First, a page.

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The Saint Petersburg-based Russian Draughts Foundation for the Advancement of Draughts has launched its own online project. The organisers hope the website will help to attract the attention of a vast audience from around the world to the most widespread version of draughts on a 64-square board. For this reason, the online project is somewhat atypical compared to its other ‘sports’ counterparts as it contains numerous feature articles that introduce readers to the world’s leading grandmasters as people and not just as athletes.
The main objective of the new website is to make draughts more interesting in the eyes of the media community and more appealing in the eyes of potential sponsors. Draughts-64 is currently one of the lowest income sports, while there is no comparison whatsoever between the living standards of current world champions and their colleagues from other sports disciplines. At the same time, draughts intrinsically require minimal investments. There is no need for stadiums with expensive surfaces, complex training simulators, or pricey sports equipment.
‘The problem is that everyone except fans has forgotten about draughts. It is no longer regarded as a sport in the collective conscious – television has supplanted everything with football, boxing, and figure skating’, Russian Draughts Foundation Executive Board Chairman Alexander Gaydukov says. ‘We want to remind everyone who only played draughts at home in their kitchens as kids that it is a sport! It’s a real sport with exciting competitions and some of the most interesting – oftentimes – brilliant people who win gold medals at these competitions’.
The Russian Draughts website does not feature the standings that are typical for online sports projects since the Foundation’s employees want to present ‘draughts with a human face’ to a wide audience. This is why the new website contains numerous journalistic articles that cover a vast geographical area due to the origin of the 2015 world champions (the championship was held in Saint Petersburg using the Foundation’s funds). The five champions included two Russians and three citizens of Moldova, Lithuania, and Belarus. However, one of the two Russians, Sergey Belosheyev, the world champion in the highly prestigious classic draughts, turned out to be among the Russians solely on account of a conflux of circumstances: he was ‘annexed’ by Russia along with Crimea. The most unique character on the new website is Moldovan citizen Yelena Skovitina, who at the last world championship managed to win gold in two disciplines: classic and blitz draughts.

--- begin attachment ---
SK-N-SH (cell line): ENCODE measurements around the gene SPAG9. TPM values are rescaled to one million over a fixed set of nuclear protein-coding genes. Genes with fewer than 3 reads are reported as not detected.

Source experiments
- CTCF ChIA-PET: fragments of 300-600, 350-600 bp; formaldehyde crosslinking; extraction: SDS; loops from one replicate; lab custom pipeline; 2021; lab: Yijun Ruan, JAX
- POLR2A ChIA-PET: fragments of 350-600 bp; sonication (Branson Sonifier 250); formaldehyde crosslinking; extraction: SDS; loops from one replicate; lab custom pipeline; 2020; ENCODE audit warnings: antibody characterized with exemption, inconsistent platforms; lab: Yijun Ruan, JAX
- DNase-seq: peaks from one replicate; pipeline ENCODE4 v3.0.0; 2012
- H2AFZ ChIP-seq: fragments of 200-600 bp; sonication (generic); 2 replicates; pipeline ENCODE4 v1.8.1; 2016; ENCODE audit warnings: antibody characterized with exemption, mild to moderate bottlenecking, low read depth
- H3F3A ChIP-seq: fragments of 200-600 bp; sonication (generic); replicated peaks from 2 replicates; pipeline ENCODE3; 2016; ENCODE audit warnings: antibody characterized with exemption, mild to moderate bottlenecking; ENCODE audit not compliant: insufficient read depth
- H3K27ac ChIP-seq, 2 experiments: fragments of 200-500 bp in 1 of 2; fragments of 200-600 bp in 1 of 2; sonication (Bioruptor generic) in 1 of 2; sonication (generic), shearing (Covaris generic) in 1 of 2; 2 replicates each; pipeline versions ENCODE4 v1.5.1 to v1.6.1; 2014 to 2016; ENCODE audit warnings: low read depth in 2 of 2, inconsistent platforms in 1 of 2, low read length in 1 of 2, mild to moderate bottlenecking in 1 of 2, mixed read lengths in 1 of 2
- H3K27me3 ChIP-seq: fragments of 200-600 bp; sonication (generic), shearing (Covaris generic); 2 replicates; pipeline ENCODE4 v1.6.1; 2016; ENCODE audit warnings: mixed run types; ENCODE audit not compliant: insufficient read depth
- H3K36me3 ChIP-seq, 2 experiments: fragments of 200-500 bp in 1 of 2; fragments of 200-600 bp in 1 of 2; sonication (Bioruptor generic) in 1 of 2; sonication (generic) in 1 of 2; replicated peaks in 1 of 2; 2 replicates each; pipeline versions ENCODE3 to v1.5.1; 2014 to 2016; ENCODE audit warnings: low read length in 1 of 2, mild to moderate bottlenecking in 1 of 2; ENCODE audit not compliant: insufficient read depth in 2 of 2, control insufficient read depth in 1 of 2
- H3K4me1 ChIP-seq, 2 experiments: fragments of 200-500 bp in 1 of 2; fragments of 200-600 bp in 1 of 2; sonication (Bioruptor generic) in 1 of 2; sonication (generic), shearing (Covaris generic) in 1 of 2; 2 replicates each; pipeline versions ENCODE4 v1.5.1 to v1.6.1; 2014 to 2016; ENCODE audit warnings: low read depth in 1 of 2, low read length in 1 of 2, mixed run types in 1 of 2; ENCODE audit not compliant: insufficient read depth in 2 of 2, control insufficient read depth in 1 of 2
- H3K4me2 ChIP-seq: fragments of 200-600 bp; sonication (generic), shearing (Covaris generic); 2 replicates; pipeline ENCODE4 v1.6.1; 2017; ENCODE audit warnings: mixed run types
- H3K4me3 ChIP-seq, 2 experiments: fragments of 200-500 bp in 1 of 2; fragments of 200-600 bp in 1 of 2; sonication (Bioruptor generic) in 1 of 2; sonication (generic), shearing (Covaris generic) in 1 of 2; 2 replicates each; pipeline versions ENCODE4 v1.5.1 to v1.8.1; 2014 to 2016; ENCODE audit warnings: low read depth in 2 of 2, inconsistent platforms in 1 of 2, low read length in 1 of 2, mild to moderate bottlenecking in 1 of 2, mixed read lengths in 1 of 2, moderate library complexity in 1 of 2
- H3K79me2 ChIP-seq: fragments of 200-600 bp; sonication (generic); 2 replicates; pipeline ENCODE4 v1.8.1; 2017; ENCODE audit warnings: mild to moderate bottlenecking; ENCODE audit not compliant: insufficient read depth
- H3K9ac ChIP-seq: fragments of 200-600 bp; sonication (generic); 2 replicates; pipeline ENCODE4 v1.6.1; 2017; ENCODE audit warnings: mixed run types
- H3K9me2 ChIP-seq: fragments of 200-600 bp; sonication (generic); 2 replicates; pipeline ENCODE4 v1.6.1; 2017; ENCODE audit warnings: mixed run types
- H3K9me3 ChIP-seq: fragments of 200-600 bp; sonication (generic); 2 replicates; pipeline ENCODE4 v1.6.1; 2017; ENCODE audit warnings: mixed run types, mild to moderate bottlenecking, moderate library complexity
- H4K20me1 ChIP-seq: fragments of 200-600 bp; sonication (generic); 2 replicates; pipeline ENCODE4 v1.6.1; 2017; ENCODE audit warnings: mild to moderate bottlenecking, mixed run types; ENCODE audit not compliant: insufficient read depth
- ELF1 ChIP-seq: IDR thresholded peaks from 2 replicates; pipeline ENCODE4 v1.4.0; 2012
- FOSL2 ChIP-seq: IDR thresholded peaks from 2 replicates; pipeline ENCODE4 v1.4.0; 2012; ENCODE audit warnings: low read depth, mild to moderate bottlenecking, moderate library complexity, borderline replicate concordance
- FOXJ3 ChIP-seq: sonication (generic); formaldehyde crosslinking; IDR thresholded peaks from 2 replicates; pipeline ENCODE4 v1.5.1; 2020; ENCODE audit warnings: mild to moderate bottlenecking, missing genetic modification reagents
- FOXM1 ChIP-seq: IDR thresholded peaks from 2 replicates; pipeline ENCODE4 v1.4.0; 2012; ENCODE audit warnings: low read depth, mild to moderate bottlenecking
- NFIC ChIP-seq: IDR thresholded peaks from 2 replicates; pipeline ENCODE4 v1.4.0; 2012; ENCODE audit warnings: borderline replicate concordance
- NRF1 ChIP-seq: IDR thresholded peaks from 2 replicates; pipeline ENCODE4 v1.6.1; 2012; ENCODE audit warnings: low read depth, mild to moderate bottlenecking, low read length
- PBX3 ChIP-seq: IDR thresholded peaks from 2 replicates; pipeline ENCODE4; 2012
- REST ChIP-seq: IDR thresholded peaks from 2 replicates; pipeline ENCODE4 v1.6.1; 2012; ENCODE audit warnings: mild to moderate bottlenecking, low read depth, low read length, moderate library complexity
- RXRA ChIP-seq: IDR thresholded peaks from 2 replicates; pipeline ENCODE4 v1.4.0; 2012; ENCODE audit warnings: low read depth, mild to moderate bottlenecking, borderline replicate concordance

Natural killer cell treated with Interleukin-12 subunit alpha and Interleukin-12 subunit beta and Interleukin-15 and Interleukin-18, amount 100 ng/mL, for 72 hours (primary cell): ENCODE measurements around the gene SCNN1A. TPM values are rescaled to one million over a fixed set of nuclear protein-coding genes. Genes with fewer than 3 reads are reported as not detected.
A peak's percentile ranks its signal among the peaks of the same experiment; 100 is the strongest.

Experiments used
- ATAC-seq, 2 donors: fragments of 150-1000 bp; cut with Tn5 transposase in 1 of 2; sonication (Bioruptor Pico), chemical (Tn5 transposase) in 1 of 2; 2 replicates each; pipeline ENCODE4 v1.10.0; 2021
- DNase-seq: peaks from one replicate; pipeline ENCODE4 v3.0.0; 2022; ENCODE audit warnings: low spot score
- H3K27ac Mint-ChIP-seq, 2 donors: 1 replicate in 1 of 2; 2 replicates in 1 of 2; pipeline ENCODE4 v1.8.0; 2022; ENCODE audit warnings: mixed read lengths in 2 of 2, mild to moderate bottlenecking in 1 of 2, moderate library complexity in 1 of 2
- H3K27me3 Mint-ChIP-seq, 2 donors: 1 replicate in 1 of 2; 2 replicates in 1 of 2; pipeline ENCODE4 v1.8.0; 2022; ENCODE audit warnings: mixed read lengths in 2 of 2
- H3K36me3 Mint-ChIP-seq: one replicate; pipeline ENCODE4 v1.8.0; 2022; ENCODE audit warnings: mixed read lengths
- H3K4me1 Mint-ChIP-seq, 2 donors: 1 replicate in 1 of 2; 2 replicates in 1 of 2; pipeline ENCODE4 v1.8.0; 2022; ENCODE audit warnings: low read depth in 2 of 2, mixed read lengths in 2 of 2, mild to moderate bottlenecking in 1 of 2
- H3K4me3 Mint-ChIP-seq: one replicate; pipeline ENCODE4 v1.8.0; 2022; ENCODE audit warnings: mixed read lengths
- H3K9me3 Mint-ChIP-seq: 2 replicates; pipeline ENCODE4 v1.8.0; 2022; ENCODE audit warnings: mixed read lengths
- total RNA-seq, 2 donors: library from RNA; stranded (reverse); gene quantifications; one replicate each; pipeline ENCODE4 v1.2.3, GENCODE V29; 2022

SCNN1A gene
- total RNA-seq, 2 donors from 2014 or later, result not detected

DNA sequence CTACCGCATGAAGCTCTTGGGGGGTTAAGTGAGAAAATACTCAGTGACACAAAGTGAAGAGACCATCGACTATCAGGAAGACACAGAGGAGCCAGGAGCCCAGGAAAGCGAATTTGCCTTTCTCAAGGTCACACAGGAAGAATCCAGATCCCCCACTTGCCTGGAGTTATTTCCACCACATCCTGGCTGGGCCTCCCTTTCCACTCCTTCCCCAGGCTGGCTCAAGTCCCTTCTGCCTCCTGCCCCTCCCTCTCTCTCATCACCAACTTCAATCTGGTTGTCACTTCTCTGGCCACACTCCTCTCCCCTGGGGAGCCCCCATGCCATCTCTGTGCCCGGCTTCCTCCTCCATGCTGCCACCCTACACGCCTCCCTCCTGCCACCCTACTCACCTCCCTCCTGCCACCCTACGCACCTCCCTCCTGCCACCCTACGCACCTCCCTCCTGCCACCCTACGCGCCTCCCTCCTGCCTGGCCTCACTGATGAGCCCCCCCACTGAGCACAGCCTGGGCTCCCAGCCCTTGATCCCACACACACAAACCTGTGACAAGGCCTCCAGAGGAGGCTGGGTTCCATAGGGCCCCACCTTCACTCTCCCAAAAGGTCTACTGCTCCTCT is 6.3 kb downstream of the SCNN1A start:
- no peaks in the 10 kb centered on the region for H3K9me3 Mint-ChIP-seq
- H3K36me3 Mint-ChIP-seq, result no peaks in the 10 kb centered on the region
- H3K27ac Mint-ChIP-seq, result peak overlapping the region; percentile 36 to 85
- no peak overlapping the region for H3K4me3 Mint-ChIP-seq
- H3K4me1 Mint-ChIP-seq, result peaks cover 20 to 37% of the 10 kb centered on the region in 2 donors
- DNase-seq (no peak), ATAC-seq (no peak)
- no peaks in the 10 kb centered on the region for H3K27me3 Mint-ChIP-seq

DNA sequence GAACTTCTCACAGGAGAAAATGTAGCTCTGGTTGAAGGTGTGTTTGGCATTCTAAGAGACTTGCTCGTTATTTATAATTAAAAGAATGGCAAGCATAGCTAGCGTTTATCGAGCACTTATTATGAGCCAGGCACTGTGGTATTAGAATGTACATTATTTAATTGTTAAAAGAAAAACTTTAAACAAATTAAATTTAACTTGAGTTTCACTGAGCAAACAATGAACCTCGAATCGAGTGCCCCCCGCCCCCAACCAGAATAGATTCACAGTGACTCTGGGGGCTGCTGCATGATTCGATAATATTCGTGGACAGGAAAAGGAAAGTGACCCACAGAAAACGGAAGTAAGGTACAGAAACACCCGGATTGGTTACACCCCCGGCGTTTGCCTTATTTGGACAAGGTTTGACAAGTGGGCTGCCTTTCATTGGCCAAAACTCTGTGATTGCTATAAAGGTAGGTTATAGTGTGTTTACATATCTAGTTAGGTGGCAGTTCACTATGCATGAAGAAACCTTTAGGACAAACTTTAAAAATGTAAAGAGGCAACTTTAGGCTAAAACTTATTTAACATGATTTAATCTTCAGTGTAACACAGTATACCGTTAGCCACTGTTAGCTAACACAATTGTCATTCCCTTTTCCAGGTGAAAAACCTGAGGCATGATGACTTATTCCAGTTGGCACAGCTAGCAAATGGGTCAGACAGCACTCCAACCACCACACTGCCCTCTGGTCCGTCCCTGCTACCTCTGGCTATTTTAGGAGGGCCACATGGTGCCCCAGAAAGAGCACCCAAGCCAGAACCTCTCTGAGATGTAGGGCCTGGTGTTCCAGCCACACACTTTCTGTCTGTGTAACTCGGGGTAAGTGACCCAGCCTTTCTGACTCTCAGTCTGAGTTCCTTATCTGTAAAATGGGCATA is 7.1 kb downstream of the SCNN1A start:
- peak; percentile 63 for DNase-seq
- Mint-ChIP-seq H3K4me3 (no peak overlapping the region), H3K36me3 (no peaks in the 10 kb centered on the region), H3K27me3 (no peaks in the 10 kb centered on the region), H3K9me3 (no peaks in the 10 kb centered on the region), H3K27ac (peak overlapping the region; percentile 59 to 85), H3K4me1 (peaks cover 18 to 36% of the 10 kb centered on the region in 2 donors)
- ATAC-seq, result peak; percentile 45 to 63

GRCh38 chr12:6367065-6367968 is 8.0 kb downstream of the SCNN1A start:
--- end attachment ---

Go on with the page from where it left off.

The organisers believe the biggest key to the project’s success is promoting the ‘face of draughts’. The website will devote considerable attention to news related to preparations for and the hosting of tournaments supported by the Russian Draughts Foundation. The desired result is to attract money from sponsors for draughts tournaments and to expose the younger generation to draughts.
The Russian Draughts Foundation for the Advancement of Draughts was founded in May 2013 in Saint Petersburg. Its sole founder is the Saint Petersburg Draughts Federation, which is headed by Vladimir Langin, an international grandmaster, three-time world champion, and president of the International Draughts Federation (IDF). The latter is a member of the Foundation’s Executive Board, which is chaired by Saint Petersburg businessman Alexander Gaydukov.
In the less than three years that the Russian Draughts Foundation has existed, the IDF has transformed Saint Petersburg into the draughts capital of Russia using money raised by the Foundation and held four international tournaments in the city:
– the men’s and women’s world championship in August 2013
– the men’s and women’s European championship in October 2014
– an international tournament dedicated to the 70th anniversary of victory in World War II in May 2015
– the men’s and women’s world championship in October 2015.
The 2015 world championship was a landmark event as it demonstrated the enormous demand for draughts-64. It was attended by athletes from 44 countries, an all-time record for an international draughts tournament.